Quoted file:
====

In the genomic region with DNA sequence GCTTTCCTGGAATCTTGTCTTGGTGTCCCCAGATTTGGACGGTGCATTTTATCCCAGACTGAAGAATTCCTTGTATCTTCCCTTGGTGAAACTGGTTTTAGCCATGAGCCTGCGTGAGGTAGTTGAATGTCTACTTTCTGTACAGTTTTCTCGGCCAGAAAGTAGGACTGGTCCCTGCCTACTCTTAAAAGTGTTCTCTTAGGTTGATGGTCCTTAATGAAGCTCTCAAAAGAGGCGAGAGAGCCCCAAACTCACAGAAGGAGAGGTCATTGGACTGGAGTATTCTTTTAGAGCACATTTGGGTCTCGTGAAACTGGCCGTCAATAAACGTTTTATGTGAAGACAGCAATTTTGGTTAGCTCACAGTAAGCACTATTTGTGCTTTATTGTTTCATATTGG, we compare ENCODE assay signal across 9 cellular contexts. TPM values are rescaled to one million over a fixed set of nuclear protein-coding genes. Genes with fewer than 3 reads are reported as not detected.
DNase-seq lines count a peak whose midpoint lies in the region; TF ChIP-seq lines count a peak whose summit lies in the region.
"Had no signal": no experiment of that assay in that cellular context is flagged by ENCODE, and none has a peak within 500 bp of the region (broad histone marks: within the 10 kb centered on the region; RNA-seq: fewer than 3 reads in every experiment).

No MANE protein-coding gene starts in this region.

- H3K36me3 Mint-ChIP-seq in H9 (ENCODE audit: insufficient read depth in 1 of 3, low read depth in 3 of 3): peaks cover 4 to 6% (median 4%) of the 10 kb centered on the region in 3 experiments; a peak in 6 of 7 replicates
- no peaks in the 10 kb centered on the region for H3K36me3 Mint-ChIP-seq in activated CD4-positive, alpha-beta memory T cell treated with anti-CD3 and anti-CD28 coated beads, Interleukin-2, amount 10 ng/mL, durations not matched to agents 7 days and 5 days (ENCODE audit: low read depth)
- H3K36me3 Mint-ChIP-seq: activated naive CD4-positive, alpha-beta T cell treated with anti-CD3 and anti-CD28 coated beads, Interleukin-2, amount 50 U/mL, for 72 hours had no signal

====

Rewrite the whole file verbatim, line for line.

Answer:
In the genomic region with DNA sequence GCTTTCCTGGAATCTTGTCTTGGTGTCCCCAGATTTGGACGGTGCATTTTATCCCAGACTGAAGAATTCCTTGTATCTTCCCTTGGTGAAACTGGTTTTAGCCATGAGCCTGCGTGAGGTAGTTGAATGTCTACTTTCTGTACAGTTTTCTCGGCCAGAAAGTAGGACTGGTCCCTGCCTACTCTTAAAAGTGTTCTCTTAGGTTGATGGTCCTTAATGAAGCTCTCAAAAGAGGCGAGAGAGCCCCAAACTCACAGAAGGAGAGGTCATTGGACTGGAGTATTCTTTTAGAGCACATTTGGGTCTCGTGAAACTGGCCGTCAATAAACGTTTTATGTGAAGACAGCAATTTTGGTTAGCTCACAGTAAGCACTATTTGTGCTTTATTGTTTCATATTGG, we compare ENCODE assay signal across 9 cellular contexts. TPM values are rescaled to one million over a fixed set of nuclear protein-coding genes. Genes with fewer than 3 reads are reported as not detected.
DNase-seq lines count a peak whose midpoint lies in the region; TF ChIP-seq lines count a peak whose summit lies in the region.
"Had no signal": no experiment of that assay in that cellular context is flagged by ENCODE, and none has a peak within 500 bp of the region (broad histone marks: within the 10 kb centered on the region; RNA-seq: fewer than 3 reads in every experiment).

No MANE protein-coding gene starts in this region.

- H3K36me3 Mint-ChIP-seq in H9 (ENCODE audit: insufficient read depth in 1 of 3, low read depth in 3 of 3): peaks cover 4 to 6% (median 4%) of the 10 kb centered on the region in 3 experiments; a peak in 6 of 7 replicates
- no peaks in the 10 kb centered on the region for H3K36me3 Mint-ChIP-seq in activated CD4-positive, alpha-beta memory T cell treated with anti-CD3 and anti-CD28 coated beads, Interleukin-2, amount 10 ng/mL, durations not matched to agents 7 days and 5 days (ENCODE audit: low read depth)
- H3K36me3 Mint-ChIP-seq: activated naive CD4-positive, alpha-beta T cell treated with anti-CD3 and anti-CD28 coated beads, Interleukin-2, amount 50 U/mL, for 72 hours had no signal